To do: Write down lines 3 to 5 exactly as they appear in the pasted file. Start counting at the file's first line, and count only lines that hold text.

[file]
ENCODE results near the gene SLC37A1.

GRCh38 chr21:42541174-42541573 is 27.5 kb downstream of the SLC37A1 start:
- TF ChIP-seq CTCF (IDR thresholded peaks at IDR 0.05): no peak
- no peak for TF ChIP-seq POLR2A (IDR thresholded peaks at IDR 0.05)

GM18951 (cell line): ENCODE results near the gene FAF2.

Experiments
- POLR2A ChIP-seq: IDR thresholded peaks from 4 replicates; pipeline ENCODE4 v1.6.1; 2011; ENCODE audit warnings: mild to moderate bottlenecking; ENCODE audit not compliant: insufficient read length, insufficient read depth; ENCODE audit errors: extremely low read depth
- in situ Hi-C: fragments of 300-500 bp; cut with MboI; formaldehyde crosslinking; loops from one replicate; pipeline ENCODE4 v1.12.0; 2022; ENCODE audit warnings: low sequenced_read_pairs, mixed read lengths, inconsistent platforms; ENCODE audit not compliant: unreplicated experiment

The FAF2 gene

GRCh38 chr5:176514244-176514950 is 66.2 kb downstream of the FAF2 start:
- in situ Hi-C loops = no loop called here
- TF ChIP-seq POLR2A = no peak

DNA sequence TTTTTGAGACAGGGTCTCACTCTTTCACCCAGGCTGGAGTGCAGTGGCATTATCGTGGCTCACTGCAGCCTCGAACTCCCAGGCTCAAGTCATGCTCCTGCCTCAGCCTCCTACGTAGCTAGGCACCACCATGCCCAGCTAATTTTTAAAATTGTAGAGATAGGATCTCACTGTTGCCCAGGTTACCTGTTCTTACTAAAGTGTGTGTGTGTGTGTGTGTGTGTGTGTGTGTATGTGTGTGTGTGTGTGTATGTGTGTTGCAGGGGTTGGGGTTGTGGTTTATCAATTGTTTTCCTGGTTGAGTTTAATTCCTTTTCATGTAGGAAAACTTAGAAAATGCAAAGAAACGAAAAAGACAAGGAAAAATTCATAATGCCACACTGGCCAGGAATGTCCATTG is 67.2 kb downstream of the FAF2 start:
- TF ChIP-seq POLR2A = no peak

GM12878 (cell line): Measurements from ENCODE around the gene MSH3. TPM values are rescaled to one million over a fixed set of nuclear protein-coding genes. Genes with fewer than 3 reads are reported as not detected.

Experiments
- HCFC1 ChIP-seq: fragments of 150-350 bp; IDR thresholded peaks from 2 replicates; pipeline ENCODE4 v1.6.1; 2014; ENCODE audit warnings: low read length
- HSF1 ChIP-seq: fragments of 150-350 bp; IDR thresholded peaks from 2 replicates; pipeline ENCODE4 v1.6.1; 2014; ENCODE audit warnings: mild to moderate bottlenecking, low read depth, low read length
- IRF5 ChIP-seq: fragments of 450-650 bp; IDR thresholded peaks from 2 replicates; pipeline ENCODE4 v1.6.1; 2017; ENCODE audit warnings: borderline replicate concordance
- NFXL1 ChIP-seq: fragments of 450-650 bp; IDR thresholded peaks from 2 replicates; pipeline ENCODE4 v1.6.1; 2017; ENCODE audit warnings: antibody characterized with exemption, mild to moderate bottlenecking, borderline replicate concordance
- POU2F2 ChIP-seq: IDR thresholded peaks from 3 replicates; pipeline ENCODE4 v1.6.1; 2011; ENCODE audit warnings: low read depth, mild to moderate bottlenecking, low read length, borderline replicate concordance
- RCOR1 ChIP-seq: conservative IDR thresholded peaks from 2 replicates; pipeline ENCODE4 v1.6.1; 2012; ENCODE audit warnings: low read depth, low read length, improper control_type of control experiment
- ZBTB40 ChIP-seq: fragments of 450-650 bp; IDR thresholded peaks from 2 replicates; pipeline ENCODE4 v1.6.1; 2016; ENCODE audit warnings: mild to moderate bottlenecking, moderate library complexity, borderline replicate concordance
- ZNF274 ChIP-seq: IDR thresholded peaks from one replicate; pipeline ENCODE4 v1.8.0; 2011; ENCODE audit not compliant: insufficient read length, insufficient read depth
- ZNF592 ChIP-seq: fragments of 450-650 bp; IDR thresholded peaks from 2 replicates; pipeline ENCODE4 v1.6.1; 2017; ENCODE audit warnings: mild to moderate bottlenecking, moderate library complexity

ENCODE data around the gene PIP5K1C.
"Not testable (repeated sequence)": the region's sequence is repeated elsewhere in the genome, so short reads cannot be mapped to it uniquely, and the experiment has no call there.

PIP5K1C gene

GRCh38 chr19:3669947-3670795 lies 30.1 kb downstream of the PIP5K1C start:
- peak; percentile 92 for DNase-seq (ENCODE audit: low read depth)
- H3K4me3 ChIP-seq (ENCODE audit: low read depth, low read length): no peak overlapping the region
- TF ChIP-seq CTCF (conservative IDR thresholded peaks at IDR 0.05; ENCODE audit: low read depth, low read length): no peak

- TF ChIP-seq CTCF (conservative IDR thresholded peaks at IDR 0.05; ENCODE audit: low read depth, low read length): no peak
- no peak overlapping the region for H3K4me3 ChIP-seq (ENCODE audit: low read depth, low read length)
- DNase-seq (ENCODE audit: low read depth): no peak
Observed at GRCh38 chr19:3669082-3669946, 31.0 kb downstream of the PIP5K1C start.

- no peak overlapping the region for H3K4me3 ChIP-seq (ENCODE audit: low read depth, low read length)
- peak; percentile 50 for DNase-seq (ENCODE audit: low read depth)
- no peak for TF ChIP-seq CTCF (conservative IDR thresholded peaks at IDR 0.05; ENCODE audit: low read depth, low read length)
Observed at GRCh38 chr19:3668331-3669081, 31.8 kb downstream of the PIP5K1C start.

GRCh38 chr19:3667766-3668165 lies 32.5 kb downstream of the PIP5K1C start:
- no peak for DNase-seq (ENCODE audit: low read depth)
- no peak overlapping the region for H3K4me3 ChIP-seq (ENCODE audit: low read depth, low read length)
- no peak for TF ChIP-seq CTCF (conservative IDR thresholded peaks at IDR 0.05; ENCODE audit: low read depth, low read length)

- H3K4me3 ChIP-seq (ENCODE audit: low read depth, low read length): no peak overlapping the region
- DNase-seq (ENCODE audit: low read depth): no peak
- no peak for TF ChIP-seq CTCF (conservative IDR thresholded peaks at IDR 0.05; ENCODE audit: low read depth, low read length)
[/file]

- TF ChIP-seq CTCF (IDR thresholded peaks at IDR 0.05): no peak
- no peak for TF ChIP-seq POLR2A (IDR thresholded peaks at IDR 0.05)

GM18951 (cell line): ENCODE results near the gene FAF2.